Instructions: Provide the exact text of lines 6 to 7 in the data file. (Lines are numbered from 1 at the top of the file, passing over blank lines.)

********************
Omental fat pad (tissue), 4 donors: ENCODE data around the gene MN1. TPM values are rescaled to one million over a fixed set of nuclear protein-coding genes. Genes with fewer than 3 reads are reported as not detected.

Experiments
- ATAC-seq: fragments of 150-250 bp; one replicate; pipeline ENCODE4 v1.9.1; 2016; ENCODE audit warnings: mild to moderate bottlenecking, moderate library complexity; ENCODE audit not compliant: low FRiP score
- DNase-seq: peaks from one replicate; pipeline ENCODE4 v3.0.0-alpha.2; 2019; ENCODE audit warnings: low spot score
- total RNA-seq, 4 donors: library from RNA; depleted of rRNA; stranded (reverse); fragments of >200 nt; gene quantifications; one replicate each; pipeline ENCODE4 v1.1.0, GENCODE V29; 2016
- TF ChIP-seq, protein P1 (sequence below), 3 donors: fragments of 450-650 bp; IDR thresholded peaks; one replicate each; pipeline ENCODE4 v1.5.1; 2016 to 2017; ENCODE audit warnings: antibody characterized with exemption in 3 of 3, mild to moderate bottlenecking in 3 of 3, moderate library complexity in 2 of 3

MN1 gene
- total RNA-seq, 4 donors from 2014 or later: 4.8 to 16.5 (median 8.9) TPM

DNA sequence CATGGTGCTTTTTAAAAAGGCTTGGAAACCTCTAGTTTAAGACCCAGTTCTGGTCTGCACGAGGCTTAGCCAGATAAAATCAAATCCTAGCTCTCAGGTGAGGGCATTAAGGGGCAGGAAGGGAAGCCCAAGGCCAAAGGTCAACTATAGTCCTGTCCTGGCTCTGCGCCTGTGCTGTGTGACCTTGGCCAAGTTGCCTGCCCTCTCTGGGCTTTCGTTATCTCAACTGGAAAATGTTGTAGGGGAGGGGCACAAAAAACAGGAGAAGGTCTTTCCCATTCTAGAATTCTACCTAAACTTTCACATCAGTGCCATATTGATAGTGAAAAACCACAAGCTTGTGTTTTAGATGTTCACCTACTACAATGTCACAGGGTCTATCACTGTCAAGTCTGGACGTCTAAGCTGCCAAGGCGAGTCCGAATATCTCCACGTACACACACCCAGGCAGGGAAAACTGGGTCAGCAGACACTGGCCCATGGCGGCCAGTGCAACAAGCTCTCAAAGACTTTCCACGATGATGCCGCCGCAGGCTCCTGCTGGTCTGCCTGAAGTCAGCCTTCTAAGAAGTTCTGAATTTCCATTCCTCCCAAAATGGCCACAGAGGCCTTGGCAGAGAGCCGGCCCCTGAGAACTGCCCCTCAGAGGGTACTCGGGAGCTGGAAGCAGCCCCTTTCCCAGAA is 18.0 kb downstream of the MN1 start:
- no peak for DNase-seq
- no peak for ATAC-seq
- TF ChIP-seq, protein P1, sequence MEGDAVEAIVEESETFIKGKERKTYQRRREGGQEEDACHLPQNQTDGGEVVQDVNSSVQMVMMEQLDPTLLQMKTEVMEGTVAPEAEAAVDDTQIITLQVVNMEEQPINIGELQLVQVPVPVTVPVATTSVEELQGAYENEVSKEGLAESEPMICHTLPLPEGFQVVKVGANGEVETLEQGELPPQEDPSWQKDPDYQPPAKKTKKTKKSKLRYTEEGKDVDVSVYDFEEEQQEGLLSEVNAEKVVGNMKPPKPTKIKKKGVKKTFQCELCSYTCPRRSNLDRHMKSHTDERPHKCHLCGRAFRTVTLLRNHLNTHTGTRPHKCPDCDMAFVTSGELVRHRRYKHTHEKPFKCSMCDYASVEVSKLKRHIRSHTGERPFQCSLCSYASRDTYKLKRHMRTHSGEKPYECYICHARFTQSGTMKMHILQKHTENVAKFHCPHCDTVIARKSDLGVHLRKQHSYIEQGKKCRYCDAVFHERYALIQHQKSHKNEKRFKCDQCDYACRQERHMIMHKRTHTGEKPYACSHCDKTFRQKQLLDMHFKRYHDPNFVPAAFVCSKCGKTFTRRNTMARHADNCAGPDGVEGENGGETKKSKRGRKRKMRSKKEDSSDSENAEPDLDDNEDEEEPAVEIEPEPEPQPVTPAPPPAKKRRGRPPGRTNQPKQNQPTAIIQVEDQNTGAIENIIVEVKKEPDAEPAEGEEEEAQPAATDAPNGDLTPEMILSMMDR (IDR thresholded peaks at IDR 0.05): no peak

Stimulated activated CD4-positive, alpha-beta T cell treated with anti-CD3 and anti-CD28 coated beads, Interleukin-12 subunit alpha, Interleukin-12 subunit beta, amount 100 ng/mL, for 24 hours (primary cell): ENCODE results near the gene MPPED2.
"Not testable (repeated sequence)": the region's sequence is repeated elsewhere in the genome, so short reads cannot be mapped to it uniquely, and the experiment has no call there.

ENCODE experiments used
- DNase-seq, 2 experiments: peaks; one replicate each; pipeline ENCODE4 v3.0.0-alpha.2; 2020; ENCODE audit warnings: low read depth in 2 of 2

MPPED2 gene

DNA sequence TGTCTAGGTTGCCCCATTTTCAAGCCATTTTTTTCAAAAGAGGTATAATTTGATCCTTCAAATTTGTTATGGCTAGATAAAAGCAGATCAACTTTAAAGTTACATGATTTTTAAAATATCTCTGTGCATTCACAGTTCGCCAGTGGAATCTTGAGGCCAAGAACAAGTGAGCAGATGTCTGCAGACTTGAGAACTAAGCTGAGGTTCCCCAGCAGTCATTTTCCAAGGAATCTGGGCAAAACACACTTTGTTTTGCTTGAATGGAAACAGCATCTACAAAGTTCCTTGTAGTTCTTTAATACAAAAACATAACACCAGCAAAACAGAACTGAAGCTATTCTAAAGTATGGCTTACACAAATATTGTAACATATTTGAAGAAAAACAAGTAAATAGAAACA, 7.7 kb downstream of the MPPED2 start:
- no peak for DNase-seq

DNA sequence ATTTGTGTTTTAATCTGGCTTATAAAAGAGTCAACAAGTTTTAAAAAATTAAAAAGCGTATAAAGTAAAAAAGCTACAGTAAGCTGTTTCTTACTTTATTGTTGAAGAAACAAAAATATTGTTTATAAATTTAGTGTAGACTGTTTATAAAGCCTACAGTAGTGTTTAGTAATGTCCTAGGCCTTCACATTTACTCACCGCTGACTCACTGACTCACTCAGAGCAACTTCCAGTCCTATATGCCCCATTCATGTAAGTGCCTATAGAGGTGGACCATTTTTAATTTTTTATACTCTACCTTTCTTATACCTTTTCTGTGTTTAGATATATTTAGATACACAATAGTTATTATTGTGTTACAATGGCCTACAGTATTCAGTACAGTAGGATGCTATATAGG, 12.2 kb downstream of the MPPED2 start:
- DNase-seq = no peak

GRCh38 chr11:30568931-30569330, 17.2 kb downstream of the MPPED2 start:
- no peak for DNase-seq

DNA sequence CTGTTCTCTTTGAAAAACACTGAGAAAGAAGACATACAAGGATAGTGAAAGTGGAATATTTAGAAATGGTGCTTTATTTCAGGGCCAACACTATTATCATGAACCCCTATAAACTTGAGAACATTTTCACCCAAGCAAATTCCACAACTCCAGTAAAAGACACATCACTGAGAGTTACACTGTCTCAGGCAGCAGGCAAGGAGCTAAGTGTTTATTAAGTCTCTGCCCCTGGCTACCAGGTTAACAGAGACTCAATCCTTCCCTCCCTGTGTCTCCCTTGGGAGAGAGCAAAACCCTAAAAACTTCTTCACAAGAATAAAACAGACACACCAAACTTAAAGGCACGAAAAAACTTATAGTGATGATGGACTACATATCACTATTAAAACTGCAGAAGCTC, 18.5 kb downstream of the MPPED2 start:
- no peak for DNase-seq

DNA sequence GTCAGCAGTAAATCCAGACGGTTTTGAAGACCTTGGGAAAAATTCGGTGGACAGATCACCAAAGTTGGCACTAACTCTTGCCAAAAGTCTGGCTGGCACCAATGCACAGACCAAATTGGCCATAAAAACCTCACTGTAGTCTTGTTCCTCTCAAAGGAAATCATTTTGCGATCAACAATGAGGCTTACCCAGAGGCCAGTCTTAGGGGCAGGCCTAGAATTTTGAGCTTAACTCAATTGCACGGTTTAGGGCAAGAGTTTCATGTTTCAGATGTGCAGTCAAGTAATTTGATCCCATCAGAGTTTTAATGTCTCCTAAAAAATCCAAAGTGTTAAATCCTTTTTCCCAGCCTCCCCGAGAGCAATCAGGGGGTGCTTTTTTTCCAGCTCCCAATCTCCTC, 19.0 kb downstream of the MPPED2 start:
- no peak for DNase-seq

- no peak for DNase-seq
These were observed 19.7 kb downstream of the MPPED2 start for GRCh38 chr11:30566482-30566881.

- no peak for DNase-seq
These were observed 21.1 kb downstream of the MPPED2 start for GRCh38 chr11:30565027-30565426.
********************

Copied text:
- TF ChIP-seq, protein P1 (sequence below), 3 donors: fragments of 450-650 bp; IDR thresholded peaks; one replicate each; pipeline ENCODE4 v1.5.1; 2016 to 2017; ENCODE audit warnings: antibody characterized with exemption in 3 of 3, mild to moderate bottlenecking in 3 of 3, moderate library complexity in 2 of 3

MN1 gene